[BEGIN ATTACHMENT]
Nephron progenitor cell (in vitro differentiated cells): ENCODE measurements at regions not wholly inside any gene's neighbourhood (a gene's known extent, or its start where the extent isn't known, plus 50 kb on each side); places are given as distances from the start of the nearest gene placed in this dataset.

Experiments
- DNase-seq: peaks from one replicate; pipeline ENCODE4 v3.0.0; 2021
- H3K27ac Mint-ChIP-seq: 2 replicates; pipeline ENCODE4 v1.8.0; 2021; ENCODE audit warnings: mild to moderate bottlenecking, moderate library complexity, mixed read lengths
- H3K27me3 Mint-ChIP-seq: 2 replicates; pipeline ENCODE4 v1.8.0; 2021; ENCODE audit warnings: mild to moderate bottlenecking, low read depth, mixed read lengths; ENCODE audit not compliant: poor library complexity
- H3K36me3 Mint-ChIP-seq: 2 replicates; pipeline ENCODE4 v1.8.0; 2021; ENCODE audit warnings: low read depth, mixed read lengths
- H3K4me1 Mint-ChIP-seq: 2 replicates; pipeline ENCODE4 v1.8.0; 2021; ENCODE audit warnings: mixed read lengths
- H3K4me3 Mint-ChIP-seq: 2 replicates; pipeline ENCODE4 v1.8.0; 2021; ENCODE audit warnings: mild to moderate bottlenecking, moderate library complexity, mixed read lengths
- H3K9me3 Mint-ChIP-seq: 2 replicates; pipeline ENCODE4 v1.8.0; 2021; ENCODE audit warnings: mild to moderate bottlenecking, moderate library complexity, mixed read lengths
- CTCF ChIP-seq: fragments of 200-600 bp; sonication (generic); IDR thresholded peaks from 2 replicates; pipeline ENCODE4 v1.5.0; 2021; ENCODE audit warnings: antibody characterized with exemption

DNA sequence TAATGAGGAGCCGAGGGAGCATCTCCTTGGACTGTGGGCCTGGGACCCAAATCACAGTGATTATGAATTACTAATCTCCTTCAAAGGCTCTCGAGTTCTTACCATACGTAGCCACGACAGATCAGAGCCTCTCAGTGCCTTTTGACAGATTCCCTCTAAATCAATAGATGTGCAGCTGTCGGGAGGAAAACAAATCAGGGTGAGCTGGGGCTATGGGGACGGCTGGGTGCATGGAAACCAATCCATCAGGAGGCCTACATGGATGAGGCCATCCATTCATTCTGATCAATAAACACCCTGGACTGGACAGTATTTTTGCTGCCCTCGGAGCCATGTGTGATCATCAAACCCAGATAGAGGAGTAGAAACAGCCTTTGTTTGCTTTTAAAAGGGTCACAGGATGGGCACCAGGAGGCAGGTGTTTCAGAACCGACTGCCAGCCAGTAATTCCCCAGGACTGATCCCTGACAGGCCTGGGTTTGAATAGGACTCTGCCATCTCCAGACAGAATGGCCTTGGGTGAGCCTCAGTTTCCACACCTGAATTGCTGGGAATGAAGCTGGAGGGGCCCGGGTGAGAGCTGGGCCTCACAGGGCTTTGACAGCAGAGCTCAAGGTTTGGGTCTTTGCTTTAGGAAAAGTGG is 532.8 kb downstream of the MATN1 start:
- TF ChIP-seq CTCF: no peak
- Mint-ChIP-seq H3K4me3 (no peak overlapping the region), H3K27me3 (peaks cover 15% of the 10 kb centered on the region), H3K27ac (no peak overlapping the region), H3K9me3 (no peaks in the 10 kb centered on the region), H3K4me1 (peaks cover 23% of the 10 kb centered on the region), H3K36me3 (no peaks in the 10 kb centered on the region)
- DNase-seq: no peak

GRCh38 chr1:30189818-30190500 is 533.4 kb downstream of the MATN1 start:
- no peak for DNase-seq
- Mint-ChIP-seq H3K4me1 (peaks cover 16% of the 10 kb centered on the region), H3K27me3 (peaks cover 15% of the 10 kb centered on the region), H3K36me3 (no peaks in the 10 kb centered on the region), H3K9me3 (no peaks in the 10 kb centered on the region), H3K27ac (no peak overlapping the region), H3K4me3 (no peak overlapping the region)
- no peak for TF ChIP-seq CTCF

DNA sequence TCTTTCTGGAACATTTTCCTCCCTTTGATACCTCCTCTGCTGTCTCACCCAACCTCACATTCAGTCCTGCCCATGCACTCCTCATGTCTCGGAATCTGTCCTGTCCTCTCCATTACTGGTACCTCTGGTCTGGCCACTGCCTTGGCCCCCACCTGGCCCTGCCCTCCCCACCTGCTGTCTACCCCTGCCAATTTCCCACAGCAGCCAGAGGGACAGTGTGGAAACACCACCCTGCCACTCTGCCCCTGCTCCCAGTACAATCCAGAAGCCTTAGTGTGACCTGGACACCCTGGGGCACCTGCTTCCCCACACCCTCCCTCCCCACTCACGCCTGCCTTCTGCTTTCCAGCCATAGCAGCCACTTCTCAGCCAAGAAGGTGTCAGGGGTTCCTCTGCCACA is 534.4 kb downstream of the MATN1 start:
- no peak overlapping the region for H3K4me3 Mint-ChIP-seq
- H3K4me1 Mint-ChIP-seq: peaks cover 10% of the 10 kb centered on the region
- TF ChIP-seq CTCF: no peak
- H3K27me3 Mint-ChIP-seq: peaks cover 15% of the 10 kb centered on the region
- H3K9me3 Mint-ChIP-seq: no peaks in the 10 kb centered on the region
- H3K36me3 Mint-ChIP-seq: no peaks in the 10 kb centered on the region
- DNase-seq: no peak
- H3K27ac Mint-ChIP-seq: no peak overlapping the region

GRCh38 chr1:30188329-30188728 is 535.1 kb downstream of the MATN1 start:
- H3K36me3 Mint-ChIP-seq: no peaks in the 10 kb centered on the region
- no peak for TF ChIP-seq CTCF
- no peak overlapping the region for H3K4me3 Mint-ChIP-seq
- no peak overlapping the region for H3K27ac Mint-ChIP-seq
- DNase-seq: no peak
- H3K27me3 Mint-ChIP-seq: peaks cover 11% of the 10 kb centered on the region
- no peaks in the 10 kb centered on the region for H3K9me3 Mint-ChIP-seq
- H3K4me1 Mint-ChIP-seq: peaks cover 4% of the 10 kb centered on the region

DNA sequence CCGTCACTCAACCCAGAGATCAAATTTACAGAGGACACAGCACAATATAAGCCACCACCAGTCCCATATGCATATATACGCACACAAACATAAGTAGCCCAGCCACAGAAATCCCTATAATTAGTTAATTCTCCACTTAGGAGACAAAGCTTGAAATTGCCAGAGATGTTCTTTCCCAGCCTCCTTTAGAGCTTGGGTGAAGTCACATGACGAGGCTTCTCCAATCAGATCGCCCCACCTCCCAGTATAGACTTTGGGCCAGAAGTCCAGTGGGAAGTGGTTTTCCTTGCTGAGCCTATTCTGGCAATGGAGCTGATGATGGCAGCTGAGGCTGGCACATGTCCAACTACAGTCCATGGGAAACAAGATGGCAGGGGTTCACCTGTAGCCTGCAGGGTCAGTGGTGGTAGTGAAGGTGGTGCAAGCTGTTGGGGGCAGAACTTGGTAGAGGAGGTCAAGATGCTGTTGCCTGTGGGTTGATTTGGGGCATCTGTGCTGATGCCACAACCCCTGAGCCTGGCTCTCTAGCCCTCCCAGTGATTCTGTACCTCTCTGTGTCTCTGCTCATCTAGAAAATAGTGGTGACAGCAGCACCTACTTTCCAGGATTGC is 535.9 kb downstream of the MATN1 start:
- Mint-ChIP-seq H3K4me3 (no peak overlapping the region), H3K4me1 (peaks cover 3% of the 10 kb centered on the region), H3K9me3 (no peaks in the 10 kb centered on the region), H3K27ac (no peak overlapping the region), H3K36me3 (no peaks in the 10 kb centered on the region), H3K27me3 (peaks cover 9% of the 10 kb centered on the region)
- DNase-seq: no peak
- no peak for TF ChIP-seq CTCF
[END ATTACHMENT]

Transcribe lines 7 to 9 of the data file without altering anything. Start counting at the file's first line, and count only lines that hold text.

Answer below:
- H3K4me1 Mint-ChIP-seq: 2 replicates; pipeline ENCODE4 v1.8.0; 2021; ENCODE audit warnings: mixed read lengths
- H3K4me3 Mint-ChIP-seq: 2 replicates; pipeline ENCODE4 v1.8.0; 2021; ENCODE audit warnings: mild to moderate bottlenecking, moderate library complexity, mixed read lengths
- H3K9me3 Mint-ChIP-seq: 2 replicates; pipeline ENCODE4 v1.8.0; 2021; ENCODE audit warnings: mild to moderate bottlenecking, moderate library complexity, mixed read lengths